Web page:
Cruciate Ligament Repair

Cruciate Ligament Repair with Our Orthopedic Veterinarian in Omaha

Sirius Veterinary Orthopedic Center is a premier orthopedic veterinary clinic in Omaha that helps dogs and cats of all breeds, sizes, and ages recover from a variety of joint-related problems, including one of the most commonly diagnosed conditions: cranial cruciate disease.

Dog getting prepped for surgery.

Our Orthopedic Veterinarian in Omaha Explains Cranial Cruciate Disease

Have you ever heard of the stifle joint? In dogs, it's analogous to the human knee joint and is located in the middle of the two rear legs. One of the main tissues that stabilize this joint is the cranial cruciate ligament (similar to the ACL in human knees). Damage to this ligament is one of the most common causes of limping, lameness, pain, and knee arthritis in dogs. Because it disrupts the normal stability and alignment of the knee, a cranial cruciate ligament tear can also increase your dog's risk of sustaining a meniscal tear and arthritis.

Your dog may be at risk for developing the cranial cruciate disease if it has any of the following known risk factors: advancing age, genetic predisposition, poor physical vitality and conditioning, obesity, and abnormal joint alignment (such a hip dysplasia). Certain breeds are also more at risk, including Boxers, Labrador Retrievers, Rottweilers, Huskies, Saint Bernards, and Akitas.

Signs & Symptoms of a Torn Cranial Cruciate Ligament

Unlike an ACL injury in humans--which tend to occur due to acute trauma--the cranial cruciate ligament almost always becomes damaged in a slow and progressive nature. If your dog develops cranial cruciate disease, it may begin to exhibit the following signs, symptoms, and behaviors over time:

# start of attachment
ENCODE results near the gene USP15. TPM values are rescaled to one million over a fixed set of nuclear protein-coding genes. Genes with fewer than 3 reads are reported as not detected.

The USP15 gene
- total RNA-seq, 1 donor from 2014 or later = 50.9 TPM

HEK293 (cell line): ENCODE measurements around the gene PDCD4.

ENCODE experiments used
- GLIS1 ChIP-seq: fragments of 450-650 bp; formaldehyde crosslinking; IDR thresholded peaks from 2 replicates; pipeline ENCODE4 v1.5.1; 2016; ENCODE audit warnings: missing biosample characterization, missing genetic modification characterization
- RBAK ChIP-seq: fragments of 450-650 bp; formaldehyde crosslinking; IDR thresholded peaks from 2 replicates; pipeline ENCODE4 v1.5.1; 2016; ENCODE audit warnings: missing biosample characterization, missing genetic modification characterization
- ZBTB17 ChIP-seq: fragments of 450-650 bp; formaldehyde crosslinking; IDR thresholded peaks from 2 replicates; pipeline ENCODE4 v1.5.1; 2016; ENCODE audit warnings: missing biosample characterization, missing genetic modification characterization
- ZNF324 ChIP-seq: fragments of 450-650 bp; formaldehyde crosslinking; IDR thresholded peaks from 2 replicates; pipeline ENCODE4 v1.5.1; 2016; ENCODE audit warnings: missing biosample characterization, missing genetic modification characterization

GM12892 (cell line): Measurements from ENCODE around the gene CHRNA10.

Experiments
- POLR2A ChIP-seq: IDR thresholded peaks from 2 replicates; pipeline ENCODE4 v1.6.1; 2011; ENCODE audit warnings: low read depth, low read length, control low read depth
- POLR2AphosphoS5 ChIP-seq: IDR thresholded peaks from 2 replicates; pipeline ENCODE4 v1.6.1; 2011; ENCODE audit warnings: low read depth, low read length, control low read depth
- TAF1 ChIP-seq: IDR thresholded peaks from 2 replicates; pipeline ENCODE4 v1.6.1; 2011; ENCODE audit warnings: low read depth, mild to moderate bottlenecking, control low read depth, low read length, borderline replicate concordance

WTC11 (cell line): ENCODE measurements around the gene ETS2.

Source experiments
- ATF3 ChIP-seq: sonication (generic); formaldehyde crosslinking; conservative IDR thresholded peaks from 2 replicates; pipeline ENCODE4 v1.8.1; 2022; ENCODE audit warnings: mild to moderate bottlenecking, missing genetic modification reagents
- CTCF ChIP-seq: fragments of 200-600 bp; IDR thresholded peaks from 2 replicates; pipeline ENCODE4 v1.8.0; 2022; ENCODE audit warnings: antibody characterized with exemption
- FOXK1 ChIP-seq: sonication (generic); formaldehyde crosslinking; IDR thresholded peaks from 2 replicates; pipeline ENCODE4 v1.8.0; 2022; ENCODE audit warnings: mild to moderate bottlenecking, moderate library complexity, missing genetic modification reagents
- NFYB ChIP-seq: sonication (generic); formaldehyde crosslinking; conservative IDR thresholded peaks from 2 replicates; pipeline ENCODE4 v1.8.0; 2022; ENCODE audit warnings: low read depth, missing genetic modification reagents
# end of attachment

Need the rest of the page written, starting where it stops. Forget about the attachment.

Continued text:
• Difficulty getting up off the floor
    • Limping
    • Difficulty getting into or out of a car, or climbing stairs
    • Decreased interest in/tolerance of physical activity
    • Muscle weakening and atrophy in the affected leg
    • Decreased range of motion and stiffness in the affected knee
    • An audible popping or clicking sound in the affected knee

What Happens During a Ruptured Cranial Cruciate Ligament Dog Surgery

Often times, conservative techniques including medication, rest, and nutritional changes are not enough to help a dog heal from a torn cranial cruciate ligament injury. In these cases, our orthopedic veterinarian in Omaha may recommend a ruptured cranial cruciate ligament dog surgery.

There are several surgical approaches that the orthopedic vet team can take to manage a cranial cruciate ligament tear. These include bone cutting techniques (especially preferred for larger and active dogs) and suture-based techniques. The goal of any approach is to permanently restore the alignment and stability of your dog's knee.

How to Manage Your Animal's CCL Recovery after Surgery

In the vast majority of cases, the prognosis is excellent for dogs that have had a ruptured cranial cruciate ligament repair. It is extremely important that you monitor and limit your dog's activity in the period immediately following surgery. This is to ensure that the surgical intervention is effective and no damage or infection occurs. Our Omaha orthopedic vet team will give you specific instructions to help you keep your dog comfortable and safe throughout its rehabilitation and recovery period.

Is Your Dog Suffering From Cranial Cruciate Disease Or Other Injury? Consult With Our Orthopedic Veterinary Team in Omaha

If you have been looking for an orthopedic veterinarian to help with your four-legged athlete's health needs then call Sirius Veterinary Orthopedic Center today to schedule a consultation. The Sirius Veterinary Orthopedic Team will provide the most appropriate diagnostic and therapeutic treatment plan based on your animal's condition, such as the management of the cranial cruciate disease. To learn more, contact us at 402-934-1332.

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